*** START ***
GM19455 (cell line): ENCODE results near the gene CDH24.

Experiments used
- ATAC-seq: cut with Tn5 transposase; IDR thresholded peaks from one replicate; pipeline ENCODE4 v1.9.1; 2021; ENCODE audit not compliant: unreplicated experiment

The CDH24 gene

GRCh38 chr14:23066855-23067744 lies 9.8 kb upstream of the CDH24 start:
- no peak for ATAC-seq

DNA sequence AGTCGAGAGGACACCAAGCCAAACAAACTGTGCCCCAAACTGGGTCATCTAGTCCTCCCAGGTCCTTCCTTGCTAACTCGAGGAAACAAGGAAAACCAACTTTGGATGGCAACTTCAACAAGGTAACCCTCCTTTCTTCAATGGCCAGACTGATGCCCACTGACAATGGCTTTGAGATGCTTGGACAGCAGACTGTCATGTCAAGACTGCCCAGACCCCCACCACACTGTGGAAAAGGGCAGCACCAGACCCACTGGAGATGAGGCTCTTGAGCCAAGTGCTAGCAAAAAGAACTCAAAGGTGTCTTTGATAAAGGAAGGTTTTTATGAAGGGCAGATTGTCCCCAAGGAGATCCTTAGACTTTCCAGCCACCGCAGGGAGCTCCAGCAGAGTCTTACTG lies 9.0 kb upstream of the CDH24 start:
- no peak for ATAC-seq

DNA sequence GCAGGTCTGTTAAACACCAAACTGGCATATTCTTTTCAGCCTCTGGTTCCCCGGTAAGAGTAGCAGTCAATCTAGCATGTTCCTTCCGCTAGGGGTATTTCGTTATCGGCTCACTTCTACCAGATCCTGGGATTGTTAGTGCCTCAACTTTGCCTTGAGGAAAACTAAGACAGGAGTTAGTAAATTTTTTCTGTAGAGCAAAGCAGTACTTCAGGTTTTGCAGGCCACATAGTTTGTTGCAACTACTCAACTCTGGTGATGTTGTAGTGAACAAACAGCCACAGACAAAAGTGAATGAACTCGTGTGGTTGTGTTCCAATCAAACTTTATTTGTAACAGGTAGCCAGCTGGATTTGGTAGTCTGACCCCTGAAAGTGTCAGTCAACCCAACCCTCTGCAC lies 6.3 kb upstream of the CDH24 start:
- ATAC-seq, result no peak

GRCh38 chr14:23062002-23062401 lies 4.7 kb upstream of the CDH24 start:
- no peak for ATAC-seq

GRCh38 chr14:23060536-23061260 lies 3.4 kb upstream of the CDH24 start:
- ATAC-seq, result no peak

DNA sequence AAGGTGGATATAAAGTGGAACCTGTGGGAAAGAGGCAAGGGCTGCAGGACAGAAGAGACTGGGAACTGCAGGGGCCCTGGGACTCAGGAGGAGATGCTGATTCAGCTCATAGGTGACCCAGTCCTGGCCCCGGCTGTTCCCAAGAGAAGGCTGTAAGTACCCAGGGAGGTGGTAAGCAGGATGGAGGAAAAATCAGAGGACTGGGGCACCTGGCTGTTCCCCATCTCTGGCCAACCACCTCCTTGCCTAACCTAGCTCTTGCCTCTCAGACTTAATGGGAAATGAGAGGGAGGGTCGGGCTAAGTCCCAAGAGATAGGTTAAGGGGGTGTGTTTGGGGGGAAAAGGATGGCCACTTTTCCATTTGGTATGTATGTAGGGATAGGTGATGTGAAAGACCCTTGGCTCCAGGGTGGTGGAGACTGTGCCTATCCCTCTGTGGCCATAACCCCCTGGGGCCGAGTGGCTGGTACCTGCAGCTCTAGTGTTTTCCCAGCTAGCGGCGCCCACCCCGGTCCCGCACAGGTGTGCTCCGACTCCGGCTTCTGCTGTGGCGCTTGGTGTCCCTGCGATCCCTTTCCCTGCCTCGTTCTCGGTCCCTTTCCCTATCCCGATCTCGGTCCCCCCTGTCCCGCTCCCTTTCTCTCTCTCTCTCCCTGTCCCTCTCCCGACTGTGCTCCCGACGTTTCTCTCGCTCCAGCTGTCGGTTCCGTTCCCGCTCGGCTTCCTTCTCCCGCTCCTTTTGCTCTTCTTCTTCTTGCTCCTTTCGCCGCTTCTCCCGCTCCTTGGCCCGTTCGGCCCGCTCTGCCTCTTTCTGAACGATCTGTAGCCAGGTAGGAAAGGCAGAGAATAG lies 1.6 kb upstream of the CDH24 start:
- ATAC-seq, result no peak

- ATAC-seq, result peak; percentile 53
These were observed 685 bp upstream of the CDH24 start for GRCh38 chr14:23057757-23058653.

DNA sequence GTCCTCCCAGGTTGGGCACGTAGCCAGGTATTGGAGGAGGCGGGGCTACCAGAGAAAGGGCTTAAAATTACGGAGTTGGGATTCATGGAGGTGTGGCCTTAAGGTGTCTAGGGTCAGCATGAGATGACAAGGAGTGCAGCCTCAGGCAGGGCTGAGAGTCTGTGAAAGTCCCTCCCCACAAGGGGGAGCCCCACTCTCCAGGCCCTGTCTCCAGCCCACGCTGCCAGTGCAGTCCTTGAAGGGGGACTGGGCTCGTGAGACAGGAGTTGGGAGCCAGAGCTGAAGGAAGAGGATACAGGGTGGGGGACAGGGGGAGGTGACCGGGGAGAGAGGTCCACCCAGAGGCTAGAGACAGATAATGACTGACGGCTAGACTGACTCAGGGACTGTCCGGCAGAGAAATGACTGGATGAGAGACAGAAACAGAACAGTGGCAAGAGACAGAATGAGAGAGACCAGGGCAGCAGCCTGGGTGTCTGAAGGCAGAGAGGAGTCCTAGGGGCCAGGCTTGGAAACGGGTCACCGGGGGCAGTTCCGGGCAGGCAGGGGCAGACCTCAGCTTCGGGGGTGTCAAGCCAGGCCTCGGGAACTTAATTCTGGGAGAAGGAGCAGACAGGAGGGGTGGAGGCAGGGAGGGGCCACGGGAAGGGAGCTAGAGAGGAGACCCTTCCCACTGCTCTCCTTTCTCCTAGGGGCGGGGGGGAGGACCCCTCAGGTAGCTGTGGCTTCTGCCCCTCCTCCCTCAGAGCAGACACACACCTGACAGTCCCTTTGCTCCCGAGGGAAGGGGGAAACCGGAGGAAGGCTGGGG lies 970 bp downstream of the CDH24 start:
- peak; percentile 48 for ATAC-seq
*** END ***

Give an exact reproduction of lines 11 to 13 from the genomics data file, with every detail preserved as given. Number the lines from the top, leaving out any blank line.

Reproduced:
GRCh38 chr14:23062002-23062401 lies 4.7 kb upstream of the CDH24 start:
- no peak for ATAC-seq

GRCh38 chr14:23060536-23061260 lies 3.4 kb upstream of the CDH24 start: